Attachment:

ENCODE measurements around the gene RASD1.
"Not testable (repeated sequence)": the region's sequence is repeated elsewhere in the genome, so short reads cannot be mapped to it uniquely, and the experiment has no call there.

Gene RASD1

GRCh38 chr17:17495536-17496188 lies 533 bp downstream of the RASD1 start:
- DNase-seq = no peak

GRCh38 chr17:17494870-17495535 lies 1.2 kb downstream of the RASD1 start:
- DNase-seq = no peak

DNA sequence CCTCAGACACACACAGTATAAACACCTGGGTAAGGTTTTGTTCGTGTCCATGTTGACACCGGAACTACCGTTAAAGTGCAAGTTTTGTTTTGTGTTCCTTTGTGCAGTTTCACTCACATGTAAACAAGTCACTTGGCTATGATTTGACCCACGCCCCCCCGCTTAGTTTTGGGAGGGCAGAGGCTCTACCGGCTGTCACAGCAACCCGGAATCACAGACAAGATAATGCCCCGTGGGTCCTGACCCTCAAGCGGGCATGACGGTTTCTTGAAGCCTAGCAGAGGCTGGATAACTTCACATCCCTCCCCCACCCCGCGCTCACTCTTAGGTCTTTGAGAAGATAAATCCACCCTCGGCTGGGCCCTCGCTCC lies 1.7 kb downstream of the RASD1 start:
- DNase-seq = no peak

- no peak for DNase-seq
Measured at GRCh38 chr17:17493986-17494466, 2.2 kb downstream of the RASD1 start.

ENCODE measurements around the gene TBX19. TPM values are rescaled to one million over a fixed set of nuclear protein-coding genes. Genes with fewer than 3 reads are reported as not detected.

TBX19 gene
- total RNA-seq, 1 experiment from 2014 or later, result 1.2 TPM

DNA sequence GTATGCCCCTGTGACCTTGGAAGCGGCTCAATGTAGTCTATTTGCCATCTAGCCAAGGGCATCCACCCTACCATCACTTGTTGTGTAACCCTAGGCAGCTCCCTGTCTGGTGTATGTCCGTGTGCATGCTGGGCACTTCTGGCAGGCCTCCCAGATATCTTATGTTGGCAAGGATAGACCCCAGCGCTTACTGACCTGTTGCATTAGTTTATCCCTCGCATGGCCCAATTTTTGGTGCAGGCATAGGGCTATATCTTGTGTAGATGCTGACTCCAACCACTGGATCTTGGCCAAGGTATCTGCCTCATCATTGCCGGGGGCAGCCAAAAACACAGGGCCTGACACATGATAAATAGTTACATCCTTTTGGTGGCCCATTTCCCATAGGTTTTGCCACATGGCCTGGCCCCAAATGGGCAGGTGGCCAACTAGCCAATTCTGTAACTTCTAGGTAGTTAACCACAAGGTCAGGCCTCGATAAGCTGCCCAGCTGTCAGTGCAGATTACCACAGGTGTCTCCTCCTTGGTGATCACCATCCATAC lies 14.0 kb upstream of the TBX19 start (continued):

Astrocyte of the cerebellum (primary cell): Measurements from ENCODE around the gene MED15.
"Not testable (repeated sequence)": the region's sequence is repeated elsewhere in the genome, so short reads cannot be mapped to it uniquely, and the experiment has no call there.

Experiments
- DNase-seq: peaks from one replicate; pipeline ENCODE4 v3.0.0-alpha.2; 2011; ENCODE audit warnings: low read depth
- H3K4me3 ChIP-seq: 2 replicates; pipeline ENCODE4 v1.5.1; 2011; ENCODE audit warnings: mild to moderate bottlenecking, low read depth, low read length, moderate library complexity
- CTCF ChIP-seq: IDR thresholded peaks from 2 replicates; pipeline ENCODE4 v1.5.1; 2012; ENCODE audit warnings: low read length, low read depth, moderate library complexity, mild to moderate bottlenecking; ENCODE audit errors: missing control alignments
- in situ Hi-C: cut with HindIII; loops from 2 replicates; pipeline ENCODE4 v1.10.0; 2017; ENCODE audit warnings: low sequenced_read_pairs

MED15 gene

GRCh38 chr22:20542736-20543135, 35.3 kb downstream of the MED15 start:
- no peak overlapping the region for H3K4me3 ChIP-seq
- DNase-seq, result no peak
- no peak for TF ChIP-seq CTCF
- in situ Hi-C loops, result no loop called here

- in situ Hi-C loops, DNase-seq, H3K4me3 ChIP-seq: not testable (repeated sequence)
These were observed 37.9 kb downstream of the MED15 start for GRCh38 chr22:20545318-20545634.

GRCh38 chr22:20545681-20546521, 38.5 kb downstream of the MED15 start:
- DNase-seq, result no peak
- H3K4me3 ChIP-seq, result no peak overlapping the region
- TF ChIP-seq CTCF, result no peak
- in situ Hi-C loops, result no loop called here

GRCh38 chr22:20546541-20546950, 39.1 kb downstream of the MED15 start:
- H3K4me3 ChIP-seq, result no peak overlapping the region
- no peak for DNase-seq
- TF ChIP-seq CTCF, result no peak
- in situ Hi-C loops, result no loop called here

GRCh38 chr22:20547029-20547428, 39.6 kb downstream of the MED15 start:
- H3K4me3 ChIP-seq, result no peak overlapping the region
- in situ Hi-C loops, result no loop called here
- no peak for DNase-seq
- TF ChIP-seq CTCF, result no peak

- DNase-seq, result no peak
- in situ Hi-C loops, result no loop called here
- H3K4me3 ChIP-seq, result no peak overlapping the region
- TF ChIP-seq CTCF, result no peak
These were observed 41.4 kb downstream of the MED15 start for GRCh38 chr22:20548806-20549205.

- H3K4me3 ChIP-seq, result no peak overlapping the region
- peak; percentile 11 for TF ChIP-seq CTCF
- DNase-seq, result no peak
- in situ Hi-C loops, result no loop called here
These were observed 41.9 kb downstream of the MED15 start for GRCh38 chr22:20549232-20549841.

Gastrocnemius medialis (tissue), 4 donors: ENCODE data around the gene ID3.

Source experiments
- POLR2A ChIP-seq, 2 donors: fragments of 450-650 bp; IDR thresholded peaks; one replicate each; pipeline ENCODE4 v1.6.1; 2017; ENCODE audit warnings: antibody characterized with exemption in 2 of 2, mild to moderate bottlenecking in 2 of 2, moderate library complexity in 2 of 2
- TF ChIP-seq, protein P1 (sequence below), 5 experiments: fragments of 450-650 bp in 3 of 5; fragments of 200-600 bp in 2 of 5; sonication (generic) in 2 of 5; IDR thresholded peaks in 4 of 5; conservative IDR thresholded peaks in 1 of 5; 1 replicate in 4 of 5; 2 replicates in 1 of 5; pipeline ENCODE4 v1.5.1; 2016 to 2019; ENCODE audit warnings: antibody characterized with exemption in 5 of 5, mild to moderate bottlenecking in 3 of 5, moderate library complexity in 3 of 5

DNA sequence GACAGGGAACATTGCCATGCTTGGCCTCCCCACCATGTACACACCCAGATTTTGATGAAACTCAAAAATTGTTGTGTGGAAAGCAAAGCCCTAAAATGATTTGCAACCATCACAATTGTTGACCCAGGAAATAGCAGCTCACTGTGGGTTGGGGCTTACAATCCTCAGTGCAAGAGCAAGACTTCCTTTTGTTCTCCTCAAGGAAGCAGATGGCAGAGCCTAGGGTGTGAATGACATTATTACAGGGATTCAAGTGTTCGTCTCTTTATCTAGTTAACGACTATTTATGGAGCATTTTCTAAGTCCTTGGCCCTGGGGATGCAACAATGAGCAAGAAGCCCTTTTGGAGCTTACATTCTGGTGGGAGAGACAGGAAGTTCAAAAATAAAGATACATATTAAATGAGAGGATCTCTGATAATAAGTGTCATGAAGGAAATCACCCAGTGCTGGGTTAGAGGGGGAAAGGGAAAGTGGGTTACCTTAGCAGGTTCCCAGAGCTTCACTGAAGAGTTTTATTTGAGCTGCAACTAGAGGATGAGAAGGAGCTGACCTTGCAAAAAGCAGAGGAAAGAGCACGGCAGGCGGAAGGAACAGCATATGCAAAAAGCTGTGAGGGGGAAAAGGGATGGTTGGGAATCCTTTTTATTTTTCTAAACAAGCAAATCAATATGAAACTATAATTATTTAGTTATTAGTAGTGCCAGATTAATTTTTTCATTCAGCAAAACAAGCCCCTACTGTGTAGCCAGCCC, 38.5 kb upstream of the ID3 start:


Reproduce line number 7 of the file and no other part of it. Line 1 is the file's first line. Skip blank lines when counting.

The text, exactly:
- DNase-seq = no peak